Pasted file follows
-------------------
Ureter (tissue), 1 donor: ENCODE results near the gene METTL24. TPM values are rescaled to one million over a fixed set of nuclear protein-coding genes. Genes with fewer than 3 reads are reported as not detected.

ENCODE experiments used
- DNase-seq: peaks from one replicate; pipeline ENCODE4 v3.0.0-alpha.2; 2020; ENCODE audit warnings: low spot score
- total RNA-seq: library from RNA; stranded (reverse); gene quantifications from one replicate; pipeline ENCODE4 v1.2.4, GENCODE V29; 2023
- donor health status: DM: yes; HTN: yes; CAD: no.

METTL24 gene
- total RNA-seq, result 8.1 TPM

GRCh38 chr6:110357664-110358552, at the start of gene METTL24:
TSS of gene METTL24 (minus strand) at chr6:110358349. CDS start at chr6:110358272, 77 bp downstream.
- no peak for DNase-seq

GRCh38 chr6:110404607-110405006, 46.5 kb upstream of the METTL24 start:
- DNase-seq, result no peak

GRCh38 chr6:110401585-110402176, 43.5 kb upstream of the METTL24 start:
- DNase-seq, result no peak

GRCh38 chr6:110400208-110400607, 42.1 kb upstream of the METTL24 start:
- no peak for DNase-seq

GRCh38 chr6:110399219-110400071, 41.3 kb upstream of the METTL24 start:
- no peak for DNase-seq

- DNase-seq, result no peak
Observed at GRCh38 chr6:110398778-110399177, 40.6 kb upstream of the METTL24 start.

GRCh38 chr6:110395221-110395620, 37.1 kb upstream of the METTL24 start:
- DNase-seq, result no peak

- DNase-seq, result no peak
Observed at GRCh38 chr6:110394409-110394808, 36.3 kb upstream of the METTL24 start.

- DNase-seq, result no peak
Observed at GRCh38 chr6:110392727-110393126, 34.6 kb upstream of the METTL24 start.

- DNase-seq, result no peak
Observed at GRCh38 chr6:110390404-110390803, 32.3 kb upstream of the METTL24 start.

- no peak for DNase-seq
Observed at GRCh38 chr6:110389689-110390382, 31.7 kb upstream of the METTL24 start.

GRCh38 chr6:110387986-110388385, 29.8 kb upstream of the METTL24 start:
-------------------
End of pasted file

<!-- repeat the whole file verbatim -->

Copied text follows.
Ureter (tissue), 1 donor: ENCODE results near the gene METTL24. TPM values are rescaled to one million over a fixed set of nuclear protein-coding genes. Genes with fewer than 3 reads are reported as not detected.

ENCODE experiments used
- DNase-seq: peaks from one replicate; pipeline ENCODE4 v3.0.0-alpha.2; 2020; ENCODE audit warnings: low spot score
- total RNA-seq: library from RNA; stranded (reverse); gene quantifications from one replicate; pipeline ENCODE4 v1.2.4, GENCODE V29; 2023
- donor health status: DM: yes; HTN: yes; CAD: no.

METTL24 gene
- total RNA-seq, result 8.1 TPM

GRCh38 chr6:110357664-110358552, at the start of gene METTL24:
TSS of gene METTL24 (minus strand) at chr6:110358349. CDS start at chr6:110358272, 77 bp downstream.
- no peak for DNase-seq

GRCh38 chr6:110404607-110405006, 46.5 kb upstream of the METTL24 start:
- DNase-seq, result no peak

GRCh38 chr6:110401585-110402176, 43.5 kb upstream of the METTL24 start:
- DNase-seq, result no peak

GRCh38 chr6:110400208-110400607, 42.1 kb upstream of the METTL24 start:
- no peak for DNase-seq

GRCh38 chr6:110399219-110400071, 41.3 kb upstream of the METTL24 start:
- no peak for DNase-seq

- DNase-seq, result no peak
Observed at GRCh38 chr6:110398778-110399177, 40.6 kb upstream of the METTL24 start.

GRCh38 chr6:110395221-110395620, 37.1 kb upstream of the METTL24 start:
- DNase-seq, result no peak

- DNase-seq, result no peak
Observed at GRCh38 chr6:110394409-110394808, 36.3 kb upstream of the METTL24 start.

- DNase-seq, result no peak
Observed at GRCh38 chr6:110392727-110393126, 34.6 kb upstream of the METTL24 start.

- DNase-seq, result no peak
Observed at GRCh38 chr6:110390404-110390803, 32.3 kb upstream of the METTL24 start.

- no peak for DNase-seq
Observed at GRCh38 chr6:110389689-110390382, 31.7 kb upstream of the METTL24 start.

GRCh38 chr6:110387986-110388385, 29.8 kb upstream of the METTL24 start: